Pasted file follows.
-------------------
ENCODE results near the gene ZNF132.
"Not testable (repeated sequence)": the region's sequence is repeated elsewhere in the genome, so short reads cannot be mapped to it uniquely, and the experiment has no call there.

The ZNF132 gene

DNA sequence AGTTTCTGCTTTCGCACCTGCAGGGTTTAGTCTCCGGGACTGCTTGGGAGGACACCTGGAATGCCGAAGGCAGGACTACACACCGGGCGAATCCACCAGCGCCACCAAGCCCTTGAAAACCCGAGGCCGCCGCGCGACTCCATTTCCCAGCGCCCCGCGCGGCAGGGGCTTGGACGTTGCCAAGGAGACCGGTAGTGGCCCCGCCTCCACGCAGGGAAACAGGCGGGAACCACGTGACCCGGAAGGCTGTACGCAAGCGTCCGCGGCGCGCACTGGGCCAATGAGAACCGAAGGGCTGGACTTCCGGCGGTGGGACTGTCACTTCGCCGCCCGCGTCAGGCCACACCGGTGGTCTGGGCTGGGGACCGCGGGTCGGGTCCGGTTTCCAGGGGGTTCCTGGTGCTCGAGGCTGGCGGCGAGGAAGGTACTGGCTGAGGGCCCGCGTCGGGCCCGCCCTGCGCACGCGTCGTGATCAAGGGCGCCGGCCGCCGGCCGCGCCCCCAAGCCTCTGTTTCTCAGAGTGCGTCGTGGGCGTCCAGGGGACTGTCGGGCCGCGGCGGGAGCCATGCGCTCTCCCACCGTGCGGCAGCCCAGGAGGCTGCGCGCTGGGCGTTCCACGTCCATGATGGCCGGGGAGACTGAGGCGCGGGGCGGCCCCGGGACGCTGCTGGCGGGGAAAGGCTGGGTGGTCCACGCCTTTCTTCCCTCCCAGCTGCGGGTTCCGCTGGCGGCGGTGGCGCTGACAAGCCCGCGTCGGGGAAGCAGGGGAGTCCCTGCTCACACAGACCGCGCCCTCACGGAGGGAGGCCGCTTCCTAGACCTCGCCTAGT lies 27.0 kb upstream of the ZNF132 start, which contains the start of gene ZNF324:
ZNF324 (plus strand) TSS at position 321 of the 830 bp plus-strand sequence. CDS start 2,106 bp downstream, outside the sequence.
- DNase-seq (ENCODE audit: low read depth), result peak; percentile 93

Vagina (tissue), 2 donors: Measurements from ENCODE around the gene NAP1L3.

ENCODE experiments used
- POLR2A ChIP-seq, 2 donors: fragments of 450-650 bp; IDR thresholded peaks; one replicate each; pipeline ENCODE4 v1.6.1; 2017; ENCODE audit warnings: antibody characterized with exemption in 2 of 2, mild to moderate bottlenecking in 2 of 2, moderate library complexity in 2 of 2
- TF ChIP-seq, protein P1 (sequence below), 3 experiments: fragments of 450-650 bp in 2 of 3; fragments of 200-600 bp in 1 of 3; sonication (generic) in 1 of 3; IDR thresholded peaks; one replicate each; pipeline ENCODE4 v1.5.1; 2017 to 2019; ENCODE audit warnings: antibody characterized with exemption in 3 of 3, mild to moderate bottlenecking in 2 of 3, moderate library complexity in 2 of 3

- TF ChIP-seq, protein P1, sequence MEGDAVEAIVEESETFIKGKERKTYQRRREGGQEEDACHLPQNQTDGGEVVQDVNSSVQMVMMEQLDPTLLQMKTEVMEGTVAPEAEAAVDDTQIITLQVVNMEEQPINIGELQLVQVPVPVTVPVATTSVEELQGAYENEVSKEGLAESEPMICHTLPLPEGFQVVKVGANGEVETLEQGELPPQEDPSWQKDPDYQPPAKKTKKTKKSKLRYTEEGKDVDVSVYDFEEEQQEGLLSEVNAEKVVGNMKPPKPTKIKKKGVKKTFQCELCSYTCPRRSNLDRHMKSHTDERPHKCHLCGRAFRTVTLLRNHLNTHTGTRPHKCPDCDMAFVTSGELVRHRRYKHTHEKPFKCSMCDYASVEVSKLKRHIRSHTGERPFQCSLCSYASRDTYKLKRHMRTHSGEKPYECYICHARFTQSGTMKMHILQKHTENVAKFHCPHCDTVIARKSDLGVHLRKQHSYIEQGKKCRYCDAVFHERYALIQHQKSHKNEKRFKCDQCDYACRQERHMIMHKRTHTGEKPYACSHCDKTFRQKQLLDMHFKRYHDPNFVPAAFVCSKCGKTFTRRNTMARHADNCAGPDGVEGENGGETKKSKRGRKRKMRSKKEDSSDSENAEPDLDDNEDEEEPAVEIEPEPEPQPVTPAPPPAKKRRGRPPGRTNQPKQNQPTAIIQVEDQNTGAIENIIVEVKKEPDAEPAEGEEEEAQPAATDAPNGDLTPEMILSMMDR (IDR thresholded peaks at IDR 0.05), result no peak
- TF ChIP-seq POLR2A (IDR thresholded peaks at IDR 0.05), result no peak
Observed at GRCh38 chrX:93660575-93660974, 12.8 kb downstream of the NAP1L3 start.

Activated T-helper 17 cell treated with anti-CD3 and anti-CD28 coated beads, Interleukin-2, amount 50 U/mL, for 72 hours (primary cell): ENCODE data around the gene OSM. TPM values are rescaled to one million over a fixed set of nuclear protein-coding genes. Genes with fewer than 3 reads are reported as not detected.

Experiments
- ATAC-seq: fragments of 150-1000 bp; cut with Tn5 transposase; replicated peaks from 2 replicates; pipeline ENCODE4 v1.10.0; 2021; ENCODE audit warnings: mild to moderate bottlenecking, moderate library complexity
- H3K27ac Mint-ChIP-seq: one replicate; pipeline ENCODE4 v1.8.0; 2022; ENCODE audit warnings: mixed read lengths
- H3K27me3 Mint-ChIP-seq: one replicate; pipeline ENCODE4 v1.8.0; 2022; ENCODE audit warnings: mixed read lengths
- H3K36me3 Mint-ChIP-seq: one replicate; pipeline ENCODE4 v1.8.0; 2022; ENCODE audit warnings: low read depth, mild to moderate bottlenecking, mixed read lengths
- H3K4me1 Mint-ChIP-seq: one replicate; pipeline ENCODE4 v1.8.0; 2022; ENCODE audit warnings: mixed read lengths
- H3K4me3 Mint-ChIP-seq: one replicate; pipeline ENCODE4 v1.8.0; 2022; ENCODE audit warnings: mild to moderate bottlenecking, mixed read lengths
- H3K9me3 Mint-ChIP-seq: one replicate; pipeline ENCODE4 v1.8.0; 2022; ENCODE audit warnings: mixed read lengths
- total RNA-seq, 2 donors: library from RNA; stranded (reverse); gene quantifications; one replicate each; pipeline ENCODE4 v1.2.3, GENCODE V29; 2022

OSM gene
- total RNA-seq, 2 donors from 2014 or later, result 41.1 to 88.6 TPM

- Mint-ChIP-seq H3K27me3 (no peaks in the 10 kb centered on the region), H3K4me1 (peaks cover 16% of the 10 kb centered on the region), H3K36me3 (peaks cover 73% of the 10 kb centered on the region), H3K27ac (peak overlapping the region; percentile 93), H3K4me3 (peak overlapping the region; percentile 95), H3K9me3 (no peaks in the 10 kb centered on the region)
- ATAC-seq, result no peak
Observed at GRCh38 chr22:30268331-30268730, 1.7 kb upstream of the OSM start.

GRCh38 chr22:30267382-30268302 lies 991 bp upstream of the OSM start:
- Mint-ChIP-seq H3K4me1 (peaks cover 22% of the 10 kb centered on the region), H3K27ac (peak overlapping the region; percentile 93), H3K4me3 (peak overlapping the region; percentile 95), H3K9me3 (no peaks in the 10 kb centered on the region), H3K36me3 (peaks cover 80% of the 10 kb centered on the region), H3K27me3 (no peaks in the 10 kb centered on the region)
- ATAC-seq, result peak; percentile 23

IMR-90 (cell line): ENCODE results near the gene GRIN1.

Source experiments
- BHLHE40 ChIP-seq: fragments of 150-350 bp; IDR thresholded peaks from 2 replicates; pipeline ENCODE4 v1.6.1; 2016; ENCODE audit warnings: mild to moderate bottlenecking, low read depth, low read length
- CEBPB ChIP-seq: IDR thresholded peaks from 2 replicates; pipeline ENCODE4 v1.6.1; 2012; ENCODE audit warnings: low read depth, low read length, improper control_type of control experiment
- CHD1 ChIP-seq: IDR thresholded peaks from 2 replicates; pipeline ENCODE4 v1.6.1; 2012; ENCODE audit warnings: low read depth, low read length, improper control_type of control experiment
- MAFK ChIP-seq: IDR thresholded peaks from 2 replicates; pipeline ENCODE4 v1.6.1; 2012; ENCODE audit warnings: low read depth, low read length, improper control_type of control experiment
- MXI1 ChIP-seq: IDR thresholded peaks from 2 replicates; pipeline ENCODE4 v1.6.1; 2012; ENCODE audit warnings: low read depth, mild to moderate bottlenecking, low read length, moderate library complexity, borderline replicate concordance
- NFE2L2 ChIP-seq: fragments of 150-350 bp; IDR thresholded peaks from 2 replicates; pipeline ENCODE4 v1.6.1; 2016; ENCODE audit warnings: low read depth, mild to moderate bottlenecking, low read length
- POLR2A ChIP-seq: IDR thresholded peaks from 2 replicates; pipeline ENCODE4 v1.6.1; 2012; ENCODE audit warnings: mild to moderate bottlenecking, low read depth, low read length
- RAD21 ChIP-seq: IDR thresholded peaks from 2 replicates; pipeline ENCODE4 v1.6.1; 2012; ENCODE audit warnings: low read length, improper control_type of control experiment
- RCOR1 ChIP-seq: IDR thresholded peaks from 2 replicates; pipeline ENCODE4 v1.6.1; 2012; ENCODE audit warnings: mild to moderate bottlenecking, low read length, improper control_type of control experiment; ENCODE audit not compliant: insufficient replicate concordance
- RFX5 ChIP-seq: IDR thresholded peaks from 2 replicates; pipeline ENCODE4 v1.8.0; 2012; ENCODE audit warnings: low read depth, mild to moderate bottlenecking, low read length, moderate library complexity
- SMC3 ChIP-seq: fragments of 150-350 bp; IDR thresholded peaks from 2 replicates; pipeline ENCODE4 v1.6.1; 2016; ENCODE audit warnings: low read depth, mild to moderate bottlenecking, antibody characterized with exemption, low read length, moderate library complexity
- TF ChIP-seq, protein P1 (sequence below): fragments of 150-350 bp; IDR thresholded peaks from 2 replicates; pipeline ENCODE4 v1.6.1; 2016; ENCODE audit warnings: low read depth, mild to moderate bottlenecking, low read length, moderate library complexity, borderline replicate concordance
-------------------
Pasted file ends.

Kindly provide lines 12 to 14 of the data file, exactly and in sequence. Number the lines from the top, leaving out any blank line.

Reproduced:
- TF ChIP-seq POLR2A (IDR thresholded peaks at IDR 0.05), result no peak
Observed at GRCh38 chrX:93660575-93660974, 12.8 kb downstream of the NAP1L3 start.

Activated T-helper 17 cell treated with anti-CD3 and anti-CD28 coated beads, Interleukin-2, amount 50 U/mL, for 72 hours (primary cell): ENCODE data around the gene OSM. TPM values are rescaled to one million over a fixed set of nuclear protein-coding genes. Genes with fewer than 3 reads are reported as not detected.